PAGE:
Utah 88 – New York 99

February 7th, 2012 | by Spencer Hall

Copyright 2012 NBAE (Photo by Steven Freeman/NBAE via Getty Images)


Grades by Jackson Rudd

First of all, our heartfelt condolences to Amare Stoudemire, who was away from the team grieving the death of his brother.

On the basketball court, it was a very frustrating game to watch. Once again unknown bench players had career games. This time it was Jeremy Lin and Steve Novak. Still, the Jazz only one more guy needed to step up and they would have been right back in the thick of things. Raja had his moment, but beyond that, no one was capable of carrying the team for a little run. Usually that would have been Earl Watson or Paul Millsap, but Earl’s ankle was obviously giving him problems and Paul Millsap was struggling through double teams all night.

It’s probably no surprise that the Jazz played poorly in New York. I’m sure everybody got invites to big Super Bowl parties plus the Ewing Theory was in full effect with the absence of Amare and the early exit of Carmelo Anthony.

Utah Jazz 88 Final

Recap | Box Score

99 New York Knicks
Paul Millsap, PF 29 MIN | 3-10 FG | 3-4 FT | 13 REB | 1 AST | 9 PTS | 0

Paul was getting a lot of respect from the Knicks, who had obviously made him first priority when prepping to defend the Jazz, but he didn’t offer much in the way of retaliation. Even with his bounty of offensive rebounds, he wasn’t able to convert and coughed up the ball down low several times. Committing five turnovers, shooting 30% from the field and fouling out is not exactly the kind of game we want NBA coaches to be looking at when they pick the All-Star reserves.

Gordon Hayward, SG 34 MIN | 6-11 FG | 2-3 FT | 4 REB | 4 AST | 14 PTS | 0

His line (14-4-4) was pretty solid but he could have been a difference-maker defensively and missed a couple of closeouts on Steve Novak’s barrage of 3-pointers that led to very unneeded losses of momentum. He was in active mode, though, and that’s a good sign. It’s easy to tell when Hayward is feeling good because of the way he moves without the ball.

Al Jefferson, C 36 MIN | 9-20 FG | 4-4 FT | 4 REB | 3 AST | 22 PTS | +7

This was such a classic good stats/bad team game from Big Al. 22 points on 20 shots, no paint presence on defense, and not a lot of hustle on the boards. Still good to see him passing relatively well, but in games like this he doesn’t actually stimulate the offense. He just relieves it for stretches of isolated post moves.

Raja Bell, SG 33 MIN | 4-7 FG | 5-5 FT | 4 REB | 0 AST | 15 PTS | +2

Raja provided efficient scoring, was responsible for none of the 20 Jazz turnovers, and hit back-to-back threes toward the end of the 3rd quarter to give the Jazz their best shot of the night. The game could have taken a much different turn if he was able to get the ball earlier in transition to get a chance at another 3 after he had made the previous two.

Devin Harris, PG 30 MIN | 4-6 FG | 1-3 FT | 3 REB | 4 AST | 9 PTS | 0

4 for 6 shooting is nice, but the Jazz really need more than 4 assists against 3 turnovers to get the half court sets heading in the right direction. It’s good to see that he is being so careful with his shot selection, but you can’t overstate what a big factor confidence (or lack thereof) is with him right now. After watching him hesitate for two full seconds before taking an open 3, it’s impossible to describe Harris’ current playing style without using the term ‘hesitance’ frequently.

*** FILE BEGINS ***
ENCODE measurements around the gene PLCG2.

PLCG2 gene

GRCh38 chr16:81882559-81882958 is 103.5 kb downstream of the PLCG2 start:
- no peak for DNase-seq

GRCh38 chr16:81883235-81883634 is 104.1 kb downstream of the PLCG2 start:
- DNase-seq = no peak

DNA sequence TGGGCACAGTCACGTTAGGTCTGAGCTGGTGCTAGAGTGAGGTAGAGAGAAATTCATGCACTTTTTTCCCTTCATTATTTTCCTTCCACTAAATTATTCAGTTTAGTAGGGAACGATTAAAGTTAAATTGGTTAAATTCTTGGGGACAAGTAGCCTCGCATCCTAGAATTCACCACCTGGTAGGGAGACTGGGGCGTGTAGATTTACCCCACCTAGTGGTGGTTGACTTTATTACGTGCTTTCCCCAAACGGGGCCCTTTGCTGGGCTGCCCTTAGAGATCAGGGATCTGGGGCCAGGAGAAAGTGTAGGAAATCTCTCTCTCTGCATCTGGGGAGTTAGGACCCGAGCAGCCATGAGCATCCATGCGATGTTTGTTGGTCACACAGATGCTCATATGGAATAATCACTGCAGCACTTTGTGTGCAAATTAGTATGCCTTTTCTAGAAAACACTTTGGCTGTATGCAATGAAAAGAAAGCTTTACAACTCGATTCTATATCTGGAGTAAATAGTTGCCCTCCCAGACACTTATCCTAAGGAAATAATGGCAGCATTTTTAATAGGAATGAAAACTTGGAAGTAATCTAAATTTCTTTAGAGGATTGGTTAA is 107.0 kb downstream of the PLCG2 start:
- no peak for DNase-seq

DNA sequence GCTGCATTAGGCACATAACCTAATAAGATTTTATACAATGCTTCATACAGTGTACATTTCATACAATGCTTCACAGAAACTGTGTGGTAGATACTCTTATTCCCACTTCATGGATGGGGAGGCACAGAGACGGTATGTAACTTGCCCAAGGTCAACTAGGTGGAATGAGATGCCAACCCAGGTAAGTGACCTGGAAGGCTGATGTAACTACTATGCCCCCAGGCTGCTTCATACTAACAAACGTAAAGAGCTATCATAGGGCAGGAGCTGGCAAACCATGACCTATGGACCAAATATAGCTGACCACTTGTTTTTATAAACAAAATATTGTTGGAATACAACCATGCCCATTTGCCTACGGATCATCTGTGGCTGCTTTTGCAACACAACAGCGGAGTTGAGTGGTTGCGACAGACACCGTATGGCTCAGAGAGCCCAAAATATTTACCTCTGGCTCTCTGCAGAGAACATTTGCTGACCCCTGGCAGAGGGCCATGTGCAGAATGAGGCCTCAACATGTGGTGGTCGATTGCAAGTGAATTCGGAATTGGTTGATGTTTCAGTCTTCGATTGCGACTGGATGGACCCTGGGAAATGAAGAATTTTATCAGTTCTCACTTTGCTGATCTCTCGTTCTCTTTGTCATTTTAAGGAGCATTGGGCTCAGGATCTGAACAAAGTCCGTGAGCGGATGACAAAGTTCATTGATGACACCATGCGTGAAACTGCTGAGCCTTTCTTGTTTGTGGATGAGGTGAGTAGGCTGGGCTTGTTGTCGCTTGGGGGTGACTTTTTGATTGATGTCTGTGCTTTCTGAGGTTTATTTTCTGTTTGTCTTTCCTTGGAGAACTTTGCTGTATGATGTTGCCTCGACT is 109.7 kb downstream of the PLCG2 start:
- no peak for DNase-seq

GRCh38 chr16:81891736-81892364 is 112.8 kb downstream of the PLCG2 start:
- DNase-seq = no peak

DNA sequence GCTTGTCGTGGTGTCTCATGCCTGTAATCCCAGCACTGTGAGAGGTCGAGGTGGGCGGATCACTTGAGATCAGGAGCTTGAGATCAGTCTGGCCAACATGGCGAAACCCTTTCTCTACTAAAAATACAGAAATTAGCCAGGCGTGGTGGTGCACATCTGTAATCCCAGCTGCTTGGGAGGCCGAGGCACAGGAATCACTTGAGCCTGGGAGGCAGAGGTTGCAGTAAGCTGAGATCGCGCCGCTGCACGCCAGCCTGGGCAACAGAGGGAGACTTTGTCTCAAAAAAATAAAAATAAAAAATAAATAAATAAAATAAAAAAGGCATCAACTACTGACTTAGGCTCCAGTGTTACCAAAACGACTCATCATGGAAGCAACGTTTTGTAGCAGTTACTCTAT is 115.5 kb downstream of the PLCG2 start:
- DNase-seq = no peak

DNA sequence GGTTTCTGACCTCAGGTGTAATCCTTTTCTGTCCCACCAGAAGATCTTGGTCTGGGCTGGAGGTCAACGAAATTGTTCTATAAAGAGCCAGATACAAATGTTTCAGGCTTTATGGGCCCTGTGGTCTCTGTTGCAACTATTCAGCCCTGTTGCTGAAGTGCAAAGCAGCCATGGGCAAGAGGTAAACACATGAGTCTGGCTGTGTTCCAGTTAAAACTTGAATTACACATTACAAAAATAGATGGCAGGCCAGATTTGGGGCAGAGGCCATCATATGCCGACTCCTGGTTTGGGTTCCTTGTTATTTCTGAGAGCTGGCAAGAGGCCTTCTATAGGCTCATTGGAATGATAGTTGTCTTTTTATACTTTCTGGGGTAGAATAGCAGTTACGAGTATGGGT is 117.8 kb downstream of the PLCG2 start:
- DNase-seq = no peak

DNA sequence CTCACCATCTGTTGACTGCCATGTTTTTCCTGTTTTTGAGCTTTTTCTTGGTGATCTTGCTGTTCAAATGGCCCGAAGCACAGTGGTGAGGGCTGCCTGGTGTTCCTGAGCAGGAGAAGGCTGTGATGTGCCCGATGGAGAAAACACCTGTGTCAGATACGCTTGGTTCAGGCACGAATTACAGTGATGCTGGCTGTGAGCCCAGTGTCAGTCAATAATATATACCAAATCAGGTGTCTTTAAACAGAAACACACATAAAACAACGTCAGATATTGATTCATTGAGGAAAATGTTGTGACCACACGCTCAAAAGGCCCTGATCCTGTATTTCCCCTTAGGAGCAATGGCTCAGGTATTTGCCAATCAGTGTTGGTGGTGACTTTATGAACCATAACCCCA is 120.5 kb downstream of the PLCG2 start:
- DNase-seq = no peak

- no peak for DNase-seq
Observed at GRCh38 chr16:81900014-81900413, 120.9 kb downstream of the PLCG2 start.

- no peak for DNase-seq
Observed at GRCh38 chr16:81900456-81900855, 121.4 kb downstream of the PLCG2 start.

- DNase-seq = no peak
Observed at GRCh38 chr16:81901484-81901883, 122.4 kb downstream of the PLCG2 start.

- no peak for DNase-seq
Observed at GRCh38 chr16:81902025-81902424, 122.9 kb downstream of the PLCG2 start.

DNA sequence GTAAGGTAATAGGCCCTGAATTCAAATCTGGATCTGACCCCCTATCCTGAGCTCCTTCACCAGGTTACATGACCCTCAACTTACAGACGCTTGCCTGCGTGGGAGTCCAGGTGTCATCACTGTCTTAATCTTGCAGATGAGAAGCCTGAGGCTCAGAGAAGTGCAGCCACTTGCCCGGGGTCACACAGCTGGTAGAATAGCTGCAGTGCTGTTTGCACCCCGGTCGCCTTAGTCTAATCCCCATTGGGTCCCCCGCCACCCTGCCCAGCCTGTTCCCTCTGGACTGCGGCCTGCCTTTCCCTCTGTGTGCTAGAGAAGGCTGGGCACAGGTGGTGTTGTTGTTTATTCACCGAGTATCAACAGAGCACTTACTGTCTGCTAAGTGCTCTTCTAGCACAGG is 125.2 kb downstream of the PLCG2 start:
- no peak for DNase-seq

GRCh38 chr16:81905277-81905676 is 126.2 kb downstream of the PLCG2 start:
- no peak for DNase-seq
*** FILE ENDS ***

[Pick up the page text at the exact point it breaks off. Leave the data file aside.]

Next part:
Earl Watson, PG 18 MIN | 0-4 FG | 0-0 FT | 1 REB | 0 AST | 0 PTS | -11

No points and no assists? I thought that strange ankle laser solved all of his problems? Kevin O’Connor to-do list: hire that LA doctor to make a portable variation Earl could use before each game. This was not the Earl Watson Jazz fans have been going crazy about.

Josh Howard, SF 15 MIN | 1-4 FG | 0-0 FT | 3 REB | 1 AST | 2 PTS | -13

It’s difficult to imagine someone approaching NBA games with more casualness than Josh Howard. When he is playing well, his laid-back playing style comes across as endearing, but when he’s dribbling off his own foot and taking 20-footers with 16 seconds left on the shot clock, it’s significantly less so.

C.J. Miles, SF 14 MIN | 3-6 FG | 3-4 FT | 0 REB | 3 AST | 9 PTS | -11

He made some impressive shots, but his shot selection was such that most of his shots would have had to be impressive to get in the hole. While no one on the Jazz is about to get high marks for defense after letting Jeremy Lin and Steve Novak (who are not the co-founders of a software company, as their names might suggest) put up 47 points from the field on 17-27 shooting, C.J still doesn’t seem to have any consistent feel for how refs call the game at the NBA level even in his 6th season.

Derrick Favors, FC 19 MIN | 3-8 FG | 2-3 FT | 3 REB | 1 AST | 8 PTS | -11

As David Locke noted, Favors was struggling to score over 6’5″ and 6’6″ defenders. It didn’t help that he was settling for 10-footers instead of going to his increasingly effective post-move repertoire.

Enes Kanter, F 12 MIN | 0-0 FG | 0-0 FT | 1 REB | 0 AST | 0 PTS | -18

Possibly the worst game of his young career. Maybe it was the lights in New York, maybe he came down with something viral, or maybe it just wasn’t his day. Narrowly avoids the dreaded F by keeping it together with some decent help-side defense.

Spencer Hall
Founder Spencer Hall has covered the NBA, Team USA and NBA D-League since 2007 and launched Salt City Hoops in 2009. Spencer is now the news director at KSL.com
Spencer Hall
Spencer Hall

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